As we explained in last week’s article, the new Property Law came into force in Spain on 26.05.23. In our previous article we analysed its main novelties: rent update cap, concept of large tenants, stressed market areas, changes in IBI surcharges, etc. This week we focus on other equally important aspects: how the law affects eviction processes, minimum information to be provided to buyers/tenants of a property, personal income tax benefits for landlords, etc.
Changes in the Eviction Court Process in Spain.
The new housing law incorporates many changes into the eviction process. The most relevant ones are listed below:
-. From now on, landlords who initiate an eviction court process must inform the court whether or not the property constitutes the tenant/occupant’s habitual residence.
-. Furthermore, the owner must certify whether or not he/she is considered to be a large landlord, by means of a certificate issued by the Land Registry. As of today, more than two weeks after the entry into force of the law, this certification is still not available at the Spanish Land Registry.
-. When the landlord is considered a “large owner”, in addition to the above, he/she must confirm whether or not the tenants/occupants are in a situation of economic vulnerability, by means of a report issued by Social Services.
-. If the tenant/occupant is in a situation of vulnerability and the landlord is considered a large owner, the eviction court process cannot be initiated directly. Prior to this, the owner must try a conciliation or mediation procedure with the occupant/tenant, through the competent administration.
-. In cases of mortgages executions, the requirements listed above will also apply, with small variations.
Protection and transparency measures in purchase and landlord transactions.
Before formalising the purchase or rental of a home, or handing over any amount on account, prospective buyers/tenants will have the right to receive the following information, in an accessible and durable format. Useful and constructed surface area of the property. Age of the building. Energy efficiency certificate. Main actions or renovations carried out in the dwelling. Individual and community services and installations. Certificate of habitability. Etc.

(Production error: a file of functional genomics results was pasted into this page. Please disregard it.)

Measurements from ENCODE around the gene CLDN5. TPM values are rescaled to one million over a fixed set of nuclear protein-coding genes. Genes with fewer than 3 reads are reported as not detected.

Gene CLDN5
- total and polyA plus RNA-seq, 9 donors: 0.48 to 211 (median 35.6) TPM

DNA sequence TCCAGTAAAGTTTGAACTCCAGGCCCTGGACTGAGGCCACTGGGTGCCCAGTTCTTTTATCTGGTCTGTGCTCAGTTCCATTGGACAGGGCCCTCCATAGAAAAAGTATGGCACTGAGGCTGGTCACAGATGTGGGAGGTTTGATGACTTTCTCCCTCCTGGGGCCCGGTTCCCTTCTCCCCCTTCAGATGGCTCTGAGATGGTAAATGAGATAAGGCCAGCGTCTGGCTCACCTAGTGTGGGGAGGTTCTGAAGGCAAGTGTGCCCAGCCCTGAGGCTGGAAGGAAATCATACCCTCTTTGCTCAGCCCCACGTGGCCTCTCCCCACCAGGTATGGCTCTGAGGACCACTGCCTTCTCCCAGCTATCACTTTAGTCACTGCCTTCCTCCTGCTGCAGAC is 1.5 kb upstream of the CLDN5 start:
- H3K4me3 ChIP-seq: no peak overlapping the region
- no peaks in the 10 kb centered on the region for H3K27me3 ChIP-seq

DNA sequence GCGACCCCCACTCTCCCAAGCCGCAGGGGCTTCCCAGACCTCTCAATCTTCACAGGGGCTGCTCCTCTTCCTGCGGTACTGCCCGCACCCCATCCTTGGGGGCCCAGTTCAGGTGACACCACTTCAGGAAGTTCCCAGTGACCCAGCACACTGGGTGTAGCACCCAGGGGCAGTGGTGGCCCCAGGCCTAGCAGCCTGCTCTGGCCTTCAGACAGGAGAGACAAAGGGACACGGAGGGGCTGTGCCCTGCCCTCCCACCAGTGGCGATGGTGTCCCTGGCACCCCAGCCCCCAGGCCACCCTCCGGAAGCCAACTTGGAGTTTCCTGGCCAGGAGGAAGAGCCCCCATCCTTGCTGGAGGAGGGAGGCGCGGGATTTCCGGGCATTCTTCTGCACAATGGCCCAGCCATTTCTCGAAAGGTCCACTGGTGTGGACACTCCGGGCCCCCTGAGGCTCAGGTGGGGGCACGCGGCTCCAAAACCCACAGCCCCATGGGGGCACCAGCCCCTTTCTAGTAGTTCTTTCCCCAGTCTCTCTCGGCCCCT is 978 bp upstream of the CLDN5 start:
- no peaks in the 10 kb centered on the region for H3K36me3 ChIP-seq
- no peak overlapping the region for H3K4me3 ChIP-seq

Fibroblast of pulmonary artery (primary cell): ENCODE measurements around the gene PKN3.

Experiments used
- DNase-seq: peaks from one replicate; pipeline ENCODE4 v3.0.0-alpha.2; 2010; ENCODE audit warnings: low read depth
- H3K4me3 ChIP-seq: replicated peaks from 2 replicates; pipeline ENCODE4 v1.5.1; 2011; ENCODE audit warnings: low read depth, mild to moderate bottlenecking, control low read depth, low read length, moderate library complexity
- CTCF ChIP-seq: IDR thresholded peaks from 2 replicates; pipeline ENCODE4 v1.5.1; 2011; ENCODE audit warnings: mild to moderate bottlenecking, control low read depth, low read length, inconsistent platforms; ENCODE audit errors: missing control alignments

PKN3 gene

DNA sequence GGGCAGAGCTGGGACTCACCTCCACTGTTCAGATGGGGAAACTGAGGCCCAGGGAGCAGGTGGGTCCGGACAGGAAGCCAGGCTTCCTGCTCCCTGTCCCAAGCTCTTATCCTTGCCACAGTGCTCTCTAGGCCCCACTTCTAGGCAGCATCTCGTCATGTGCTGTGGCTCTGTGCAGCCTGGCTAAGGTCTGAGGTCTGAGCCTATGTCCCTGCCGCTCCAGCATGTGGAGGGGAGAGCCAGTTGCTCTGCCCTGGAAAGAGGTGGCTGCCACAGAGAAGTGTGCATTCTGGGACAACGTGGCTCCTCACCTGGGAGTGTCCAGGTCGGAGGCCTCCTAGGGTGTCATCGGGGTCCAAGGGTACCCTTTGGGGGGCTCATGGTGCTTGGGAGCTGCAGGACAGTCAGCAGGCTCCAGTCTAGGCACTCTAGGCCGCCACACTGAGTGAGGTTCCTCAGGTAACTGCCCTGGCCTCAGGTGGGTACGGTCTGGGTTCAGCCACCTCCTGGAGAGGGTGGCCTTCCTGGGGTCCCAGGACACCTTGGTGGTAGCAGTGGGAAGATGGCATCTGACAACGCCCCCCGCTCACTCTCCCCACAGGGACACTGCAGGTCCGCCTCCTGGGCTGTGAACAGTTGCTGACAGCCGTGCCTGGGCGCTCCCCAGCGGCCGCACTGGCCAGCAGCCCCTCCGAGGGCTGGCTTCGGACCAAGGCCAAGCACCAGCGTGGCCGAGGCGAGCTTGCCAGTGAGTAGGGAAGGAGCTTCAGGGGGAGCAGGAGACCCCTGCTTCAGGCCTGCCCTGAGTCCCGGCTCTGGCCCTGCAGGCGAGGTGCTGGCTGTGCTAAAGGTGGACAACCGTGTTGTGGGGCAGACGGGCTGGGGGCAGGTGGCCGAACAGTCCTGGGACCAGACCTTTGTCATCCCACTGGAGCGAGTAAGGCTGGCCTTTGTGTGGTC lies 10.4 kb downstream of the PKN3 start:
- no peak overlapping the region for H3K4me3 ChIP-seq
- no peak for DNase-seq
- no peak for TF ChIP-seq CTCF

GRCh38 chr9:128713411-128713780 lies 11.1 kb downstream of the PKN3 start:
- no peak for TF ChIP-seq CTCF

In addition, when renting a property in a stressed market area, the landlord or real estate agent must inform future tenants of the amount of the most recent rent that had been in force in the rental of the last five years.
Tax incentives in the IRPF (Personal Income Tax) for landlords.
The new property law includes a series of tax benefits for landlords who formalise new rental contracts in stressed areas. A reduction of up to 90% of the positive net declared by the landlord when the rent is reduced by more than 5% (compared to the last contract). When renting for the first time in a stressed market area, to people between 18 and 35, the reduction will be 70%. If the property has been renovated in the previous two years, the reduction will be a maximum of 60%. These incentives will enter into force on January 1st, 2024.
The new property law has introduced numerous changes that we have tried to analyse in detail for our readers in the last two articles. If you are going to sign a lease, as a landlord or tenant, at White-Baos Lawyers we are experts in real estate law. Do not hesitate to contact us. We will study your case and offer you expert legal advice.
The information provided in this article is not intended to be legal advice, but merely conveys information relating to legal issues.
Carlos Baos (Lawyer)
White & Baos.
Tel: +34 966 426 185
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